One of the most popular saxophonists of all time, Grover Washington, Jr. was a pacesetter in his field. With roots in rhythm and blues and soul-jazz organ combinations, he also played straight-ahead jazz. A highly influential player, Washington pushes himself with the spontaneity and chance-taking of a masterful jazz musician.A renowned live performer, Washington is able to display his own personal voices on soprano, tenor, alto and even his infrequently used baritone sax.
This is one of Grover Washington, Jr.'s best-loved recordings and considered a classic of r&bish jazz. All four songs (which includes Billy Strayhorn's "Passion Flower") are quite enjoyable but it is "Mister Magic" that really caught on as a major hit. Bob James provided the colorful if somewhat commercial arrangements, there are spots for guitarist Eric Gale, and Washington (mostly on tenor and soprano) is heard in particularly creative form. Highly recommended.(Scott Yanow - AllMusic Guide)
Maturity for jazzmen has often been equated with the ability to speak passionately in a ballad setting and in this regard Washington never flags from his responsibilities. Both “Don’t Explain” and “Easy Living” find the saxophonist in peak form. His tone is lush and fervent, but never too sweet or saccharine. By contrast, funkier numbers like “Masterpiece” and “Taurian Matador” feature Washington at his soulful best in a style that has likely influenced scores of “lite jazz” saxophonists over the years but has never sounded quite as convincing in anyone’s hands but this master.( Andrew Hovan - allaboutjazz.com )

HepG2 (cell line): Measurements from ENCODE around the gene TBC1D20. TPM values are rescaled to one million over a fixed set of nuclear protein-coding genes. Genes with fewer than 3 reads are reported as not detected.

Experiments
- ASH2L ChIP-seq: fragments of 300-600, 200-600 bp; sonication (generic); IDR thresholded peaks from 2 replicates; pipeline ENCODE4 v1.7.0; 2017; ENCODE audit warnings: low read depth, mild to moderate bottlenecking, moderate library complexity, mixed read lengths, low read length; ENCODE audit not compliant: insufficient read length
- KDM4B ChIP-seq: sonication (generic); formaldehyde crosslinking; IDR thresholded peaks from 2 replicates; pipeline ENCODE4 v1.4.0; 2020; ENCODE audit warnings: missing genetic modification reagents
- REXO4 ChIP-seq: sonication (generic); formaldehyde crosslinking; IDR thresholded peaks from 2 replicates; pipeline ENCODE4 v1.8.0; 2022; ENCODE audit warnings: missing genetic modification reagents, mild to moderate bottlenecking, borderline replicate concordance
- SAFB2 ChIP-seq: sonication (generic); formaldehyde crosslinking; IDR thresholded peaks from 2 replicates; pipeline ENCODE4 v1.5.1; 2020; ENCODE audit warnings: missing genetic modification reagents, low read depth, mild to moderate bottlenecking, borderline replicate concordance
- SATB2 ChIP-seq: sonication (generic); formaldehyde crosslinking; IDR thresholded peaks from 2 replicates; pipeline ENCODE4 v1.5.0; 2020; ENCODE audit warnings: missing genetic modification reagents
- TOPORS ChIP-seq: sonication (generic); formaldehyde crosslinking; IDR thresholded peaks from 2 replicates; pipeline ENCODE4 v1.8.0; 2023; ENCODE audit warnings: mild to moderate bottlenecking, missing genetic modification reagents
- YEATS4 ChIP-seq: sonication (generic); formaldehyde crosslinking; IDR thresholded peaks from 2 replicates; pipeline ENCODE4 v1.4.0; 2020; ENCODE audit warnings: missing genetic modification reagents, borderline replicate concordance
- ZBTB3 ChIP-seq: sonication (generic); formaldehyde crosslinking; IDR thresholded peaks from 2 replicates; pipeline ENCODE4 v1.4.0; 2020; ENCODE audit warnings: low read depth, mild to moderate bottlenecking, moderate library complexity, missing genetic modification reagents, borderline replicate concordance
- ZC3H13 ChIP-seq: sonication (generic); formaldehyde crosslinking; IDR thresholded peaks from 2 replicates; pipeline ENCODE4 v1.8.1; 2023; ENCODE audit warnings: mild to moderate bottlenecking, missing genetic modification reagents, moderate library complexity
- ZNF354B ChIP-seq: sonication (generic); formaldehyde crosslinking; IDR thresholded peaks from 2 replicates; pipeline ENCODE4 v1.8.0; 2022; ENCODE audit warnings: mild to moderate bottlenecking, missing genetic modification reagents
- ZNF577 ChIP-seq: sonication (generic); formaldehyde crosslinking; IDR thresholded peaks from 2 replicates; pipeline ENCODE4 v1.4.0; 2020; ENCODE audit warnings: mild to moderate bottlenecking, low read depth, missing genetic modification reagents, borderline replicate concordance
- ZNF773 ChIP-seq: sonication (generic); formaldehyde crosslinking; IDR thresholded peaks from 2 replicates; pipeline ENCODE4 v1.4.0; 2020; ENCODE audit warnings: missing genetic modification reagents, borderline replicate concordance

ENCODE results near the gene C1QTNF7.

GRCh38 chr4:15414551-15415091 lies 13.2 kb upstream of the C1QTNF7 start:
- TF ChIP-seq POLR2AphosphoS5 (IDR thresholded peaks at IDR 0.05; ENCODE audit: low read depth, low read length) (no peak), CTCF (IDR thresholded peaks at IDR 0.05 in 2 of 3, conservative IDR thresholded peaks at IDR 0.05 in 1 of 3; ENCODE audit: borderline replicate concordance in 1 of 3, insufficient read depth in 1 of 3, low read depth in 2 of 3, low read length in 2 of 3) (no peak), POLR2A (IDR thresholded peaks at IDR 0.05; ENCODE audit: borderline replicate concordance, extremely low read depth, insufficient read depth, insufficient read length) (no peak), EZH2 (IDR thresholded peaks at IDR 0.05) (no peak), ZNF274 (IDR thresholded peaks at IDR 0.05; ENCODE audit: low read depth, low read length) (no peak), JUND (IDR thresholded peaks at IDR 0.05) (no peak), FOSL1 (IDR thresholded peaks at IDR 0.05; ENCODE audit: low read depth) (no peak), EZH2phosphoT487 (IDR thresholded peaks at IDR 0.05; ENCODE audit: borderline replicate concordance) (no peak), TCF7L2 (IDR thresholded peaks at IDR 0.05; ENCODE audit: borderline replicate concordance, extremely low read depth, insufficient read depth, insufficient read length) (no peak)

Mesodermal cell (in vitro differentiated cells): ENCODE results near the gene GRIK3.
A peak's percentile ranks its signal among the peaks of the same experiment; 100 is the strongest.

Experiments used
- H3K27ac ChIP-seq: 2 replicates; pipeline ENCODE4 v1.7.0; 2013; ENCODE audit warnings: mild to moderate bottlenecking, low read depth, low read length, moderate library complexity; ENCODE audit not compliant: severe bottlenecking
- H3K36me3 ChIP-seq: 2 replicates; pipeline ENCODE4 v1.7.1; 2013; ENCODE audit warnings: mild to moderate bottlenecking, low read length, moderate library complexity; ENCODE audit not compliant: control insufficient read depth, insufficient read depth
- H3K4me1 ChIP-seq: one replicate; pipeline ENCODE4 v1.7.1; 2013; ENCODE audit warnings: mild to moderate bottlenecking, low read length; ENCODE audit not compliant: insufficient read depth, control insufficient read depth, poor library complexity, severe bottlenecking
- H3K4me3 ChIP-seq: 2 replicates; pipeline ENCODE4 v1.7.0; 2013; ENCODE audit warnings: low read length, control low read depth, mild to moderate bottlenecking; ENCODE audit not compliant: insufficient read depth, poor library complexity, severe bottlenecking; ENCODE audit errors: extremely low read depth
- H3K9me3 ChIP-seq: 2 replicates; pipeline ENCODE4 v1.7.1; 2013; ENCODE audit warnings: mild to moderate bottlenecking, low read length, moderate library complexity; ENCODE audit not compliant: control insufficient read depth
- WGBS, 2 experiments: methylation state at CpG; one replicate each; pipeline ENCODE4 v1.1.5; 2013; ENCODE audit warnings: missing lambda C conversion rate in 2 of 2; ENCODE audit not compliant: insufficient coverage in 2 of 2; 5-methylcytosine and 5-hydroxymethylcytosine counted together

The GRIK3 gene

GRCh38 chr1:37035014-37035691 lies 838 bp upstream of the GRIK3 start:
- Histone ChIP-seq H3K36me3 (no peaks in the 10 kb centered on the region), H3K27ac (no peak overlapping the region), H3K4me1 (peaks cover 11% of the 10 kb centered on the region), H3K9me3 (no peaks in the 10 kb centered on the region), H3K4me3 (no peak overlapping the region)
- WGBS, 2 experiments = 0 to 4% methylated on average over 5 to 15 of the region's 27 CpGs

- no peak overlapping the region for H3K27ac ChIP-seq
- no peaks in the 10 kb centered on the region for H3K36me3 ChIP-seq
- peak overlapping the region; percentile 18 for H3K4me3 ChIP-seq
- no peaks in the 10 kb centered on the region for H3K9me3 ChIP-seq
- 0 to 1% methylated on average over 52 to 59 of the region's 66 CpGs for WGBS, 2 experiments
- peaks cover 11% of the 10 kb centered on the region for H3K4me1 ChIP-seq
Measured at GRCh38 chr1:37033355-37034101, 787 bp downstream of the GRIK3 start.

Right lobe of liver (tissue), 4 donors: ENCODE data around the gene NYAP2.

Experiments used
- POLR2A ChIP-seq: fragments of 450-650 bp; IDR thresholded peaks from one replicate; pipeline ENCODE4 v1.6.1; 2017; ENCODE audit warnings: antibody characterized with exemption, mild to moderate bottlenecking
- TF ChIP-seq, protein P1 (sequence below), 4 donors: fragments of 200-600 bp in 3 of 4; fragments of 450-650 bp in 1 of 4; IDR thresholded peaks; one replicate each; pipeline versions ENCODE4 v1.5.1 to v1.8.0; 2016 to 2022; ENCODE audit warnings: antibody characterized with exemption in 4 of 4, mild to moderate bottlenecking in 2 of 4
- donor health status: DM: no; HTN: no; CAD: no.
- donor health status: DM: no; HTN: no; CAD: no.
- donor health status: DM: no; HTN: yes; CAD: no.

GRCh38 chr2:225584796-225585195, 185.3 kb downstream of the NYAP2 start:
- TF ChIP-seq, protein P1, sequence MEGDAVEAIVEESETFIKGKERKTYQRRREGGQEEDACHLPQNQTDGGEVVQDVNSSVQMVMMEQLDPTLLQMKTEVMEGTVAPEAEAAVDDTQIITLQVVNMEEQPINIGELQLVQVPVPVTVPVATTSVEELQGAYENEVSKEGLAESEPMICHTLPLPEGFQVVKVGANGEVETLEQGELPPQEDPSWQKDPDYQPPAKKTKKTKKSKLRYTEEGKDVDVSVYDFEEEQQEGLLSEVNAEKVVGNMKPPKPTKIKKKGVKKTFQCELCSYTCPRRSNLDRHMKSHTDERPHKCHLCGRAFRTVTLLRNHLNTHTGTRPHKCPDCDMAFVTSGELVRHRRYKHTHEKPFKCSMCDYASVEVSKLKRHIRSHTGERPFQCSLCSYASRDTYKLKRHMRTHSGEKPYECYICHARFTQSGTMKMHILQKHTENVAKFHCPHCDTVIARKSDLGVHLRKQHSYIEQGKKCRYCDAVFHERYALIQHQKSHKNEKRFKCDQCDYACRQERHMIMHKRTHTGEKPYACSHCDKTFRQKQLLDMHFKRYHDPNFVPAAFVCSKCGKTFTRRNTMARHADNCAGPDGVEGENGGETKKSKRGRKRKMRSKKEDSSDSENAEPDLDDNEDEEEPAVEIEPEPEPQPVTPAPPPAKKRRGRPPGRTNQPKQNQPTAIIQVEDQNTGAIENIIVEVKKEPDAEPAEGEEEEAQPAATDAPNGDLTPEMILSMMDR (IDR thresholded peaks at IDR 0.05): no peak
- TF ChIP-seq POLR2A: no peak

Another addition to the Manhattans' bulging cache of mellow sounds. Gerald Alston, Winnie Lovett, Ernest Bivens and Kenny Kelly made a career of recording romance, heartache and make-out tunes. The popular "We Never Danced to a Love Song" fits in well with their other ballads, as does the majestic "It Just Can't Stay this Way" and "Let's Start All Over Again." They hit the charts with the somewhat contrived "I Kinda Miss You," and the title track, the eloquent "It Feels So Good to Be Loved So Bad" is classic - the harmony is tight and they add a little doo wop for good measure.
One of the most electrified of Grover Washington, Jr.'s albums, this Columbia set features the popular saxophonist (who plays soprano, alto and tenor) joined by oversized rhythm sections and plenty of keyboards on a variety of funky and danceable material.
Eddie Henderson's lovely flugelhorn colors the opening track, "E Preciso Perdoar (One Must Forgive)," setting the mood for a very mellow set. Washington, accompanied by six pieces, plays the standards straighter than Johnny Mathis sings them; everything is ratcheted down '40s-ish/'50s-ish cozy nightclub style.